Chinese officials announced a reduction in the number of days of quarantine for entry into the country, halving the number of days of centralised quarantine from 14 to 7 days, plus 3 days of home surveillance.
The National Health Council of China announced yesterday the relaxation of several measures to prevent and control COVID-19. The Prevention and Control Plan for COVID-19 (9th Edition) has been revised from “14+7” to “7+3” days and home surveillance of close contacts and arrivals, as well as other new preventive measures.
This is 13 months after the previous version, which was released on March 15 this year. Some experts expected that the 9th edition of the Prevention and Control Plan would be released simultaneously, as usual, within two weeks.
The release of the 9th edition was delayed for three and a half months as we waited for the outbreak to die down in Shanghai and Beijing.
According to those close to the development of the plan, discussions on the ninth edition began earlier this year. As early as March, the new control plan was completed, and the measures included the removal of the control measures for sub-contacts.
After more than three months of wrangling and adjustments, the proposal was finally approved, reducing the isolation time by half. Many experts said that the adjustment to the prevention and control programme was a significant improvement on the short incubation period of Omicron, which has boosted confidence in the development of the economy.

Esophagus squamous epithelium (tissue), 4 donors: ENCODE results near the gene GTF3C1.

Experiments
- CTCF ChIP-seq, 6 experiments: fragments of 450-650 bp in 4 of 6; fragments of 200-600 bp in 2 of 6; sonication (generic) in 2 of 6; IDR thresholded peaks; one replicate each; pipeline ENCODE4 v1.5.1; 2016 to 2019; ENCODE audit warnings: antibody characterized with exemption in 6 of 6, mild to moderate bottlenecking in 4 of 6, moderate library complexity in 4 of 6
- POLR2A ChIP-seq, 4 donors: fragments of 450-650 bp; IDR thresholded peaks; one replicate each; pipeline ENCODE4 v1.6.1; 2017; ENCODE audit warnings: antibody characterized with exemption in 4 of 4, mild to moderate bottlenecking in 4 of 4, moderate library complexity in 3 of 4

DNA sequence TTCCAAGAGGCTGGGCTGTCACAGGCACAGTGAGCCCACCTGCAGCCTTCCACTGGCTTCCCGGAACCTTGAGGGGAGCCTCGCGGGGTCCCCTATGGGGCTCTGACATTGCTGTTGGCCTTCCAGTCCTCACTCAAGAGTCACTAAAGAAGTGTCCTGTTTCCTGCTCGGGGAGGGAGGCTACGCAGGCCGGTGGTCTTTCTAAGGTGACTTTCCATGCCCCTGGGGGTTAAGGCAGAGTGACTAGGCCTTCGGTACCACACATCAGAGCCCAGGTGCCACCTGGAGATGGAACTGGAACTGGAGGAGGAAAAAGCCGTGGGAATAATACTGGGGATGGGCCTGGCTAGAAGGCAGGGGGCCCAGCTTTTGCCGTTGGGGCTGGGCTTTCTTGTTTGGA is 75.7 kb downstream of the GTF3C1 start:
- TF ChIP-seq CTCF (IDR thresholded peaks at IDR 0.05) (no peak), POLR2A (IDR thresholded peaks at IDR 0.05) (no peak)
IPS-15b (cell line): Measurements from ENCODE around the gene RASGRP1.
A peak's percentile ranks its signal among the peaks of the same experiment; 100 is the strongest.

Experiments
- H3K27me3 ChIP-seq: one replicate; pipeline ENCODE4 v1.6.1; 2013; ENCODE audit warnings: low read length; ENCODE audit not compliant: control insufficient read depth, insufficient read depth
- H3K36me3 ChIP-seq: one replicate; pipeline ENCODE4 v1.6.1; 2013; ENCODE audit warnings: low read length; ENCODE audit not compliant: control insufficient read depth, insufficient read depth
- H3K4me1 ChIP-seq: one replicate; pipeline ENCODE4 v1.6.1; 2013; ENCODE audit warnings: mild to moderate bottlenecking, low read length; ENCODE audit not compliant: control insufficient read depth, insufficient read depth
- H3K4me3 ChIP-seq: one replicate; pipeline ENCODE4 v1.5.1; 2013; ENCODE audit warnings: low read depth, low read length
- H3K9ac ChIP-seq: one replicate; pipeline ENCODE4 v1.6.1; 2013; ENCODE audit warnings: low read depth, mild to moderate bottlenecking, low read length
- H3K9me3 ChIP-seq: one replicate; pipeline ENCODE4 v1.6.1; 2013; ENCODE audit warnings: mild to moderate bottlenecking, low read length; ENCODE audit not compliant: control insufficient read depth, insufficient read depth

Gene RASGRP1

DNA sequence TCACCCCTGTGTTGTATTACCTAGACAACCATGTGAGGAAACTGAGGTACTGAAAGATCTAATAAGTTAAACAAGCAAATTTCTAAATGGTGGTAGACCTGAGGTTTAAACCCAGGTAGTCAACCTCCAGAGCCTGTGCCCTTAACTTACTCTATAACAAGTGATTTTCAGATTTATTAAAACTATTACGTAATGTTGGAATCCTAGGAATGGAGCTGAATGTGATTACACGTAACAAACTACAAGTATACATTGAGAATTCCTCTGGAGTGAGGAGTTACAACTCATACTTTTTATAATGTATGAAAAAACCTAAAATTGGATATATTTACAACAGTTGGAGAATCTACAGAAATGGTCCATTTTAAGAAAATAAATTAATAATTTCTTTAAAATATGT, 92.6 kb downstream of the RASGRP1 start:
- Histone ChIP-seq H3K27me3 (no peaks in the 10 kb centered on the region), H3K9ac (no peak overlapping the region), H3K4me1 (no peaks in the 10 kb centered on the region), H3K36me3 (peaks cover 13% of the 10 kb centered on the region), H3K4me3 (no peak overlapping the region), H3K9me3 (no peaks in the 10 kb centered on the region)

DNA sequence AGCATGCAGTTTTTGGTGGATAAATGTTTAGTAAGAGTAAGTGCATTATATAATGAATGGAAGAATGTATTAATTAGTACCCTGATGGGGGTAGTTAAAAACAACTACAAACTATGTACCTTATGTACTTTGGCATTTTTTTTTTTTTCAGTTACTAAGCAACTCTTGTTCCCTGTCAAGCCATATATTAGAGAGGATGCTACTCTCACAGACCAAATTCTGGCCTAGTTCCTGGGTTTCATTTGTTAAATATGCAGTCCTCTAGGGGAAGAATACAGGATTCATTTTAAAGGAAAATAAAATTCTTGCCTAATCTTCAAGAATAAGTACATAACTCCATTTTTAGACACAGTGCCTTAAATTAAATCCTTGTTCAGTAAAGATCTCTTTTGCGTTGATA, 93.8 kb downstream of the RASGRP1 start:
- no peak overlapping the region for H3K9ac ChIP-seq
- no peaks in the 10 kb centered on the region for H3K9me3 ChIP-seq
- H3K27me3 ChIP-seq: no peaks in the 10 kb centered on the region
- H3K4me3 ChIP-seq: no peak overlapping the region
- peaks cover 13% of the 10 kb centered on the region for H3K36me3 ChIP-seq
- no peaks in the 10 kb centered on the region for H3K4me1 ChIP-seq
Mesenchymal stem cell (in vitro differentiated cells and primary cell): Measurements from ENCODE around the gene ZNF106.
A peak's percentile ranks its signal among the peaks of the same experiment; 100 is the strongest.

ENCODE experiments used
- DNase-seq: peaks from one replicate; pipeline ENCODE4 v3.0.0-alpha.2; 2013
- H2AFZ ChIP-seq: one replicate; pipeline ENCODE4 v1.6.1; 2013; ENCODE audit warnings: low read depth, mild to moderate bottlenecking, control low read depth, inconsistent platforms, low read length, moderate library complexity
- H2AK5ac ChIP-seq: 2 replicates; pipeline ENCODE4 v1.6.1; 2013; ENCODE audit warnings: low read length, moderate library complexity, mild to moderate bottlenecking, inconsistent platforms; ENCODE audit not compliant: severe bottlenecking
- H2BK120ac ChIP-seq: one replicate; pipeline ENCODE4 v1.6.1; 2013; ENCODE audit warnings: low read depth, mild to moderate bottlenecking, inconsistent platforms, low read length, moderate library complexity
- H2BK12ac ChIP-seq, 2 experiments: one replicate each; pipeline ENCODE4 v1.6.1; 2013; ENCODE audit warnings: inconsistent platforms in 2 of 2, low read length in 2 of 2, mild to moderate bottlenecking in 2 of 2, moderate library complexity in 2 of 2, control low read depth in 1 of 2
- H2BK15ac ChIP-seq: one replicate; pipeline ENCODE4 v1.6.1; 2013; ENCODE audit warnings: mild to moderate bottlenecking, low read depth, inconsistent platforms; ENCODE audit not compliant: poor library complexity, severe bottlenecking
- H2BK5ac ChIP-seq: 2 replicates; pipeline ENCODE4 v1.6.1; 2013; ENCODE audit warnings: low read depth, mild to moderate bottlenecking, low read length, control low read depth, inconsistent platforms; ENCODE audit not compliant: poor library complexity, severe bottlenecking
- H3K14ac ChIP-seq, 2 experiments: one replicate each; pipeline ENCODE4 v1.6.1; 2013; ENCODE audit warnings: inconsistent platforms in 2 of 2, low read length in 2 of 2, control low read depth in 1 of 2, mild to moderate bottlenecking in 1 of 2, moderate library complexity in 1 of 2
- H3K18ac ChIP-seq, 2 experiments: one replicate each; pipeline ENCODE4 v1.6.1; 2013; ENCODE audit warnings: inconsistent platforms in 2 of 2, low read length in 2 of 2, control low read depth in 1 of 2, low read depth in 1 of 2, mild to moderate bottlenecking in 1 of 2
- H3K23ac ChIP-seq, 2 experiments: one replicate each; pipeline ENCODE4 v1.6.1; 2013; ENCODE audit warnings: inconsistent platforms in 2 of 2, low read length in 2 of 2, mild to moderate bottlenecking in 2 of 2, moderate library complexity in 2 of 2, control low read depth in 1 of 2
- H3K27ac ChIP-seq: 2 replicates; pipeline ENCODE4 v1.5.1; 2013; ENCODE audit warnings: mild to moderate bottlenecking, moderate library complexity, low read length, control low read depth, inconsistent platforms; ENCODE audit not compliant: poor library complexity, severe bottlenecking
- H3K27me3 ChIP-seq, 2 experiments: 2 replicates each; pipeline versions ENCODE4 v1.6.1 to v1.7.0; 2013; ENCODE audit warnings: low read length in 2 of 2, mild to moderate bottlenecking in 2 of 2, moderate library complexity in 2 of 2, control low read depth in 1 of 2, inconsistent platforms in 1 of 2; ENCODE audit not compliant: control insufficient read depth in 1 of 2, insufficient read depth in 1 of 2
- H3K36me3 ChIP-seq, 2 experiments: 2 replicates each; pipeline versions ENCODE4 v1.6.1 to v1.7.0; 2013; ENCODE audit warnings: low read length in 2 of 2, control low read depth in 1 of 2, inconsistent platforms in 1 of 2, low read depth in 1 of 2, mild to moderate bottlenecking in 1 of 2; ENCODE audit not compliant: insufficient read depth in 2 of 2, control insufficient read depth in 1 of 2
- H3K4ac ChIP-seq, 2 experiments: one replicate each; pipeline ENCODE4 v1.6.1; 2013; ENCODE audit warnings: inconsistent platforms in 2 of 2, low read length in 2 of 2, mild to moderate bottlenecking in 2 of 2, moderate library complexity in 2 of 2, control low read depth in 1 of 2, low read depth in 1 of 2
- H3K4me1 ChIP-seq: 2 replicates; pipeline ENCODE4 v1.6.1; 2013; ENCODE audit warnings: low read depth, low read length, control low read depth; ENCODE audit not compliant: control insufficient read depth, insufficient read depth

After the release of the new proposal late yesterday (28th), it was once interpreted as change of direction in the epidemic control policy, with shares of hotels, tourism, airlines, restaurants and other sectors recovering from the epidemic soaring, according to the report.
The New York Times reported that China has been implementing strict entry control measures since the beginning of 2020, requiring almost all overseas arrivals to spend at least 14 days in a centralised quarantine (usually at a designated hotel) followed by a period of home confinement.
While many investors have welcomed the new reduction in the number of days, foreign companies and some Chinese companies have complained that the government’s stringent isolation controls have kept people out of the country and have discouraged investors and clients from visiting China, significantly affecting business.
The European Union Chamber of Commerce in China (EUCCC) has reservations about the new system, as local governments across the country have often increased their policies on disease prevention and control. Jörg Wuttke, President of the European Union Chamber of Commerce in China (EUCCC), said that although the National Health Commission had recommended the implementation of the new control programme nationwide, it remained to be seen whether all local governments would do so.
According to Wuttke, China’s relatively low vaccination rate for the elderly and the official reluctance to use the more effective mRNA vaccine developed abroad “may lead to a strict immigration policy until after the summer of 2023”.
The government has been attempting to eliminate cases through routine nucleic acid testing and containment measures but has not abandoned its ‘dynamic zero’ goal. The new regulations state that the government is trying to mitigate the impact of the control measures on the population and the economy.
The Wall Street Journal reported on 29 June that China’s shortened quarantine days for arrivals indicate that officials are anxious to manage the economic impact of the outbreak control measures and to boost confidence in the recovery of the economy. This drastic reduction in the number of days of isolation is the biggest step in China’s relaxation of border controls.
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